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Aircraft Aces


by Marek J. Murawski 




S u m m a r y

ISBN: 83-89088-44-4
Media: Soft cover, 30 pages of text and 18 photographs; 5 profiles and a decal sheet
Price: USD$13.46 from Squadron Mail Order.
Review Type: First Read
Advantages: Polish and English text in parallel columns. Decals in 1/72, 1/48 and 1/32 for 5 aircraft and masks for markings.
Recommendation: Recommended

Reviewed by
Steven "Modeldad" Eisenman

Kagero's Aircraft Aces 2 is available online from Squadron.com



This is the second in Kagero’s Aces series.  This slim volume covers Josef “Pips” Priller, Hans Waldman and Wolfgang Späte.  Priller is, of course, known for his D-Day strafing run along the beaches of Normandy accompanied only his wing man.  Waldman, by the time of his death in a mid-air collision on March 18, 1945, had flown approximately 530 combat missions and shot down 134 aircraft, 12 of which were shot down on the Eastern Front within five days.  Finally, Späte who was one of the first pilots to fly a combat mission in the Me 163 and nearly engaged two P-47s.  It was the one painted red and coded PK+QL.
The author introduces each pilot with a brief and dramatic story of each pilot’s most significant adventure.  This is followed with a thumbnail biography.  If you are looking for an in depth historical account, this is not the book.  But, if all you want to do is get quickly acquainted, then it would probably meet your needs. 

Sometimes the little story can conjure up images which the author may not have intended, due perhaps to the issue of the English translation from the Polish.  In the case of Späte in his Me 163, it seems just at the moment he was about to fire upon the Thunderbolts, his rocket engine cut out and the aircraft began to drop.  All I could picture was Wile E. Coyote at the controls with the code “ACME” on the side.

What will positively have modelers buying this volume is the inclusion of a sheet of decals in three scales, 1/72/ 14/8 and 1/32, for five aircraft flown by the three pilots.  There are no national markings or swastikas, however.  The markings for each ace are as follows:


  • Fw 190 A-3, W. Nr. 0552, “black double chevron” from StabIII./JG 26, Wavelghem Airfied, August 1942.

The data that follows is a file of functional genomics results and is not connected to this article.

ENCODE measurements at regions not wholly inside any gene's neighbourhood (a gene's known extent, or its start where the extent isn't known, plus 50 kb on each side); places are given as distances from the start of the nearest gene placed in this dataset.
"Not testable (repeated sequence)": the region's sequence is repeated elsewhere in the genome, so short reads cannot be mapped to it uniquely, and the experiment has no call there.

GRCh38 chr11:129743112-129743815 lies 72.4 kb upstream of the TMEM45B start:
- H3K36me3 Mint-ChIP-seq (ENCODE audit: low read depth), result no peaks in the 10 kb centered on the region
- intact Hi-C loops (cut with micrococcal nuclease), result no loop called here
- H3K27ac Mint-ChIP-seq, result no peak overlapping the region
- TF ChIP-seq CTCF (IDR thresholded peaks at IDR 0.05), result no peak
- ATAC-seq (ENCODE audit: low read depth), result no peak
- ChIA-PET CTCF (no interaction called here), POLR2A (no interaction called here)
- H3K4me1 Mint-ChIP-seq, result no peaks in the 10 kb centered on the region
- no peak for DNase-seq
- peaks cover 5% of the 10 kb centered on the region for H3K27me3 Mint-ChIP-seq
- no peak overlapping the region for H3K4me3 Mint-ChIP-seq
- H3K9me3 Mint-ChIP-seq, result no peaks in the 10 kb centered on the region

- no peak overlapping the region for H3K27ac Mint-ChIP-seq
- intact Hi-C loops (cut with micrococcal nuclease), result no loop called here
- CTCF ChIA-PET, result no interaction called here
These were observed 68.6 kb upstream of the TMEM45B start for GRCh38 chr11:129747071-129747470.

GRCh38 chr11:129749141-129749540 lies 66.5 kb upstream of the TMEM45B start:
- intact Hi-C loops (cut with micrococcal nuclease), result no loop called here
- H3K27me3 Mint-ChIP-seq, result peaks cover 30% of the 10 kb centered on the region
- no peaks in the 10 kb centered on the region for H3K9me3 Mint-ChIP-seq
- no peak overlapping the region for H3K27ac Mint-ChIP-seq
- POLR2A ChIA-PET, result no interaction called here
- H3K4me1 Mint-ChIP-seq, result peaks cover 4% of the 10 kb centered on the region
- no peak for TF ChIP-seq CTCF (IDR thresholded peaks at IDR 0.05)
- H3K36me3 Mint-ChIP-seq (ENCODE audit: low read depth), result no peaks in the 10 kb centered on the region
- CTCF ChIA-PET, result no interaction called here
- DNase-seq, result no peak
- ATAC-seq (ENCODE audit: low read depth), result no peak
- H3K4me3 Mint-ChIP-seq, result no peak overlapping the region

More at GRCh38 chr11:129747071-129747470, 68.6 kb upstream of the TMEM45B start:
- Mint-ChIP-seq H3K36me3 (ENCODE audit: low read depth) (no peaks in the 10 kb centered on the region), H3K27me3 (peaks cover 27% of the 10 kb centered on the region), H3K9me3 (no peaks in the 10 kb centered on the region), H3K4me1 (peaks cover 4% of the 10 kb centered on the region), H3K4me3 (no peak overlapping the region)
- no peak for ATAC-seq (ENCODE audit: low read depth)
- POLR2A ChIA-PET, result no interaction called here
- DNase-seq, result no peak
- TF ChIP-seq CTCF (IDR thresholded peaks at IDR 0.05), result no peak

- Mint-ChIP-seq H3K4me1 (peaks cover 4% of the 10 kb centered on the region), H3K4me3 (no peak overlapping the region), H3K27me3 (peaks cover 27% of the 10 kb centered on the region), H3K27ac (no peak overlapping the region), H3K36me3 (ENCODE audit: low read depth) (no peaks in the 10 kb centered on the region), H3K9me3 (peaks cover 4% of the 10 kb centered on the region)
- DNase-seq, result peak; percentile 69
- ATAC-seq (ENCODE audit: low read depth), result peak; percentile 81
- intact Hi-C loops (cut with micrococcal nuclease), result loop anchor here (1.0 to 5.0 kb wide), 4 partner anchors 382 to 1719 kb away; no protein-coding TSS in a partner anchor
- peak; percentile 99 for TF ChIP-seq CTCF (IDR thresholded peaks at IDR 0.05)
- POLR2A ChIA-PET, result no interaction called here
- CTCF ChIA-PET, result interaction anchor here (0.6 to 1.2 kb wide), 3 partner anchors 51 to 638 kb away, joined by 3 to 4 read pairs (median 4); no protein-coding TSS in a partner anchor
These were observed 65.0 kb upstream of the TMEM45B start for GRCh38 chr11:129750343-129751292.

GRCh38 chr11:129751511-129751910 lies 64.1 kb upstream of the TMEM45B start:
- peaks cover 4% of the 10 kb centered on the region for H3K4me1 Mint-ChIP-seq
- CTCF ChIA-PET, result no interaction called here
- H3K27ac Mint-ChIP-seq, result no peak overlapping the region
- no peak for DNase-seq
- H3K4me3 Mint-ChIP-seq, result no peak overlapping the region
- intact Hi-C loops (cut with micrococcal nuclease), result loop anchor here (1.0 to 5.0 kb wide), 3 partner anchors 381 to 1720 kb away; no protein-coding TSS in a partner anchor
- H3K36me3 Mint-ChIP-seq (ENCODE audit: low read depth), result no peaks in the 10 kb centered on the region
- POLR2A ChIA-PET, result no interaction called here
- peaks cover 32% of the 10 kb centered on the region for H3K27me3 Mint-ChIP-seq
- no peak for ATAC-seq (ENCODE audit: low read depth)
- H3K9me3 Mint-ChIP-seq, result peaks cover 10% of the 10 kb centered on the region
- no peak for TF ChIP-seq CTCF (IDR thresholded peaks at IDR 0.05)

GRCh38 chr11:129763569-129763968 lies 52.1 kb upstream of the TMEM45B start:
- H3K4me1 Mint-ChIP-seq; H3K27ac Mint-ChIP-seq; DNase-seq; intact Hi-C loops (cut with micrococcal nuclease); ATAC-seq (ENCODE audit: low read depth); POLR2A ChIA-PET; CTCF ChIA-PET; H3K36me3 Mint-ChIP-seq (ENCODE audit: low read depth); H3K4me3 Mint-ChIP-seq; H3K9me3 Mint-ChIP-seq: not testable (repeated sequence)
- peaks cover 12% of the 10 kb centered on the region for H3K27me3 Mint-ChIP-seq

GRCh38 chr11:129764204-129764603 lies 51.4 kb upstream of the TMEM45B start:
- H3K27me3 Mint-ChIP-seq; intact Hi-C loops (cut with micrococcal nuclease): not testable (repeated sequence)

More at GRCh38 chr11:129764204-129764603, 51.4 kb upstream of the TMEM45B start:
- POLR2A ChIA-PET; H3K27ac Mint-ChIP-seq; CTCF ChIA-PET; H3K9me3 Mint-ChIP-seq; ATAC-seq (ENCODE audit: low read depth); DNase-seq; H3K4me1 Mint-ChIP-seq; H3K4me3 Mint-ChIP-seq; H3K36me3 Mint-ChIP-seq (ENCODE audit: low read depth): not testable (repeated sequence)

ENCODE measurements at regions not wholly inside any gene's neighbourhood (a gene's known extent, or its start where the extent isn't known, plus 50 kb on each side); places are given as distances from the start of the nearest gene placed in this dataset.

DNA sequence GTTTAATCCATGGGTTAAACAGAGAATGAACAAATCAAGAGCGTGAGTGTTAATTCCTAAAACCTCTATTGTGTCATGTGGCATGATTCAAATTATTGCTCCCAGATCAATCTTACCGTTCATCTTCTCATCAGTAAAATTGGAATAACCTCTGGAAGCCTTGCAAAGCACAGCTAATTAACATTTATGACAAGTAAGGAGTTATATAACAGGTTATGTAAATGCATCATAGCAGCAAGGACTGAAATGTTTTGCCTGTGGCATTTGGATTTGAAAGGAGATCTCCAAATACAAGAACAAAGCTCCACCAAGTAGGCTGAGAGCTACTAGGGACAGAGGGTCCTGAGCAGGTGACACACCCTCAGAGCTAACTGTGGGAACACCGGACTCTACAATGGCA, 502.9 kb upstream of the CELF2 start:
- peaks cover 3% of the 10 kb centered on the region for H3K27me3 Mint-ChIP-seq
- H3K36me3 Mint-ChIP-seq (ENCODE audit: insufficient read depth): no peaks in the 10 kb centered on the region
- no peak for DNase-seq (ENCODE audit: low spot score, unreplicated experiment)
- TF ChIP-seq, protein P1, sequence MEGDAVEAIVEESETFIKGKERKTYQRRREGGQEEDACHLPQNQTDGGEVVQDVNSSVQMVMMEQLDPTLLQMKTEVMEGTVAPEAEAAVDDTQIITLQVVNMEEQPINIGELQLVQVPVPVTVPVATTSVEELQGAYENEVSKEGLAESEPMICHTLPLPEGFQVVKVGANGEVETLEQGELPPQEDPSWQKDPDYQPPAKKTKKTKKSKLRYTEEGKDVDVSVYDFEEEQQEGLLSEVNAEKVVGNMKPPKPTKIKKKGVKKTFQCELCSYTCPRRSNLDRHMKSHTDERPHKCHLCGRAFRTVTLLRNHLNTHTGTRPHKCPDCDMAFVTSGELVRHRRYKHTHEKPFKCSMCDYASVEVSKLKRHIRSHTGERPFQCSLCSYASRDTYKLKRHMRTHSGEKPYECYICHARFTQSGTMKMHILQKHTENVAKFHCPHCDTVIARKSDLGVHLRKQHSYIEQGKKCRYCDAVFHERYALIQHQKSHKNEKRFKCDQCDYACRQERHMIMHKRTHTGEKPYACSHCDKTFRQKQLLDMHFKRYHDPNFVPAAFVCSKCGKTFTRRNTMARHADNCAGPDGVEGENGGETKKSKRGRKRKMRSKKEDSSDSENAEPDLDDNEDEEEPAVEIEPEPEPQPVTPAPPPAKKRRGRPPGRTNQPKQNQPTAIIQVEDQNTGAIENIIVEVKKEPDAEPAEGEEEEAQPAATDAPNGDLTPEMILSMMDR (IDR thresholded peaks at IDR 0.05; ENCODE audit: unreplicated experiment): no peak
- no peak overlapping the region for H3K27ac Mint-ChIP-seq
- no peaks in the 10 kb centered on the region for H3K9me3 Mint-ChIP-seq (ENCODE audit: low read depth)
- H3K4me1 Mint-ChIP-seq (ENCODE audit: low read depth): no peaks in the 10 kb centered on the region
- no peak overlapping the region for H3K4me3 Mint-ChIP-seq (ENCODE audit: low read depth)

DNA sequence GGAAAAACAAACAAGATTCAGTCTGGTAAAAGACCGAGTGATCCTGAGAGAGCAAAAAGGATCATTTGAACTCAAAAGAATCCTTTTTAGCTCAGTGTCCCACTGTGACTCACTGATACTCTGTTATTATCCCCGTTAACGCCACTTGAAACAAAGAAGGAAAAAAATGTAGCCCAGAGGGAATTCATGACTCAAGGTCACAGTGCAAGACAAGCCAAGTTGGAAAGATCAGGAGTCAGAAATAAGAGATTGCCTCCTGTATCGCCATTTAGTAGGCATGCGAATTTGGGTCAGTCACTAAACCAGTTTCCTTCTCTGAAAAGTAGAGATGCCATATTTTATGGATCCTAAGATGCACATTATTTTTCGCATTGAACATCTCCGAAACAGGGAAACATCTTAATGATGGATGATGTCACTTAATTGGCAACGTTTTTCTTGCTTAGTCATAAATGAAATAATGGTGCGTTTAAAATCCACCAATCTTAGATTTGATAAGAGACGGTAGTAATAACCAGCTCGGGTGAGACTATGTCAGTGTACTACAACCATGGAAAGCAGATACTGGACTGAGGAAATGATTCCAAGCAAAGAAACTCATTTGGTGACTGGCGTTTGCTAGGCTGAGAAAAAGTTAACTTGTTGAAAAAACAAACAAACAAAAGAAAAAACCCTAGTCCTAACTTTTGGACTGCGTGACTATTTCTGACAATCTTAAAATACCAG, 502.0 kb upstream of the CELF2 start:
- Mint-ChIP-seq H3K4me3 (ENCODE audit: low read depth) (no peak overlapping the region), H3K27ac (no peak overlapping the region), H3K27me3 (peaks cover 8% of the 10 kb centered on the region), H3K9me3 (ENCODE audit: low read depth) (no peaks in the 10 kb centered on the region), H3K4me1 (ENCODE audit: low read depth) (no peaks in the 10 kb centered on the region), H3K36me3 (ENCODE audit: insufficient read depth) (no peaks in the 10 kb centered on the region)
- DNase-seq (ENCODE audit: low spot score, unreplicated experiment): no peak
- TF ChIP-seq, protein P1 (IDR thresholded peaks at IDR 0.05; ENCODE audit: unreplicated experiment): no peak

• Fw 190 A-8, W. Nr. 170346, “Black 13”, Stab JG 26, Normandy, June 6, 1944. (Note: There is a mask, in three scales, to paint the white outline on the black marking behind the cowl.)


  • Bf 109G-2, W. Nr. 13566, “Black <2 + -“, Stab II.?JG 52, Gonschtakowka, September 18, 1942.

  • Me 262A-1a, W. Nr. 500097, “Yellow 3”, 3./JG 7, Kaltenkirchen Airfield, March 18, 1945.


  • Me 163B-0 V-41, PK+QL, Erprobungskomando 16,Bad Zwischenahn Airfield, May 13, 1944.  All red aircraft.


I must suggest that the author or editor made a dull choice in the Me 262.  It would have been more interesting if they had chosen the markings for Waldman’s Bf 109G-4 “Yellow 3”, a photograph of which is in the book, as there is a Dachshund painted on the side at the cockpit.  This was Waldman’s personal emblem and would have made for a more interesting set of markings.



The Kagero Aircraft Aces series looks like a very interesting approach to the subject. One can focus on those aces that are of particular interest and get the appropriate decals for that ace’s aircraft. Right now the series is focusing on Luftwaffe aces.  I’m not sure if the Aces of other air forces will be covered.  Recommendation aside, I’m sure that the books in this series will be snapped up not only for the included decals, but also merely for the pleasure of collecting the entire series.


Thanks to Squadron for the review sample

Review Copyright © 2004 by Steven "Modeldad" Eisenman
This Page Created on 11 September, 2004
Last updated 19 October, 2004

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